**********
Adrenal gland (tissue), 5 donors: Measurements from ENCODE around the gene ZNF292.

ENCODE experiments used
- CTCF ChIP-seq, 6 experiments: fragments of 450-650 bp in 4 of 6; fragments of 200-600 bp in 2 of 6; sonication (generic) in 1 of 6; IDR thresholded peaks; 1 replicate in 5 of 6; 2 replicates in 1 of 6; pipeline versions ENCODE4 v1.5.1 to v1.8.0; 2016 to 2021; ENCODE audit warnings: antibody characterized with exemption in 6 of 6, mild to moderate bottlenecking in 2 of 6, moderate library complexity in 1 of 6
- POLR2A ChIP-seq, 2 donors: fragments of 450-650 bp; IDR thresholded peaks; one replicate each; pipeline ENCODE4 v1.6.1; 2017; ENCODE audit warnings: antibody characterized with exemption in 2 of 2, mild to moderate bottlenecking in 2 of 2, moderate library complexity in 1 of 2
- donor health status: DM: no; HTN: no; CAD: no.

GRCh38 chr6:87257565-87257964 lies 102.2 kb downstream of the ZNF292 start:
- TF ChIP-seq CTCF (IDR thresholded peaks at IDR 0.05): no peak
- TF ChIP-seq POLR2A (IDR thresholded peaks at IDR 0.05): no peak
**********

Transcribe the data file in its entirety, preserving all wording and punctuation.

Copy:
Adrenal gland (tissue), 5 donors: Measurements from ENCODE around the gene ZNF292.

ENCODE experiments used
- CTCF ChIP-seq, 6 experiments: fragments of 450-650 bp in 4 of 6; fragments of 200-600 bp in 2 of 6; sonication (generic) in 1 of 6; IDR thresholded peaks; 1 replicate in 5 of 6; 2 replicates in 1 of 6; pipeline versions ENCODE4 v1.5.1 to v1.8.0; 2016 to 2021; ENCODE audit warnings: antibody characterized with exemption in 6 of 6, mild to moderate bottlenecking in 2 of 6, moderate library complexity in 1 of 6
- POLR2A ChIP-seq, 2 donors: fragments of 450-650 bp; IDR thresholded peaks; one replicate each; pipeline ENCODE4 v1.6.1; 2017; ENCODE audit warnings: antibody characterized with exemption in 2 of 2, mild to moderate bottlenecking in 2 of 2, moderate library complexity in 1 of 2
- donor health status: DM: no; HTN: no; CAD: no.

GRCh38 chr6:87257565-87257964 lies 102.2 kb downstream of the ZNF292 start:
- TF ChIP-seq CTCF (IDR thresholded peaks at IDR 0.05): no peak
- TF ChIP-seq POLR2A (IDR thresholded peaks at IDR 0.05): no peak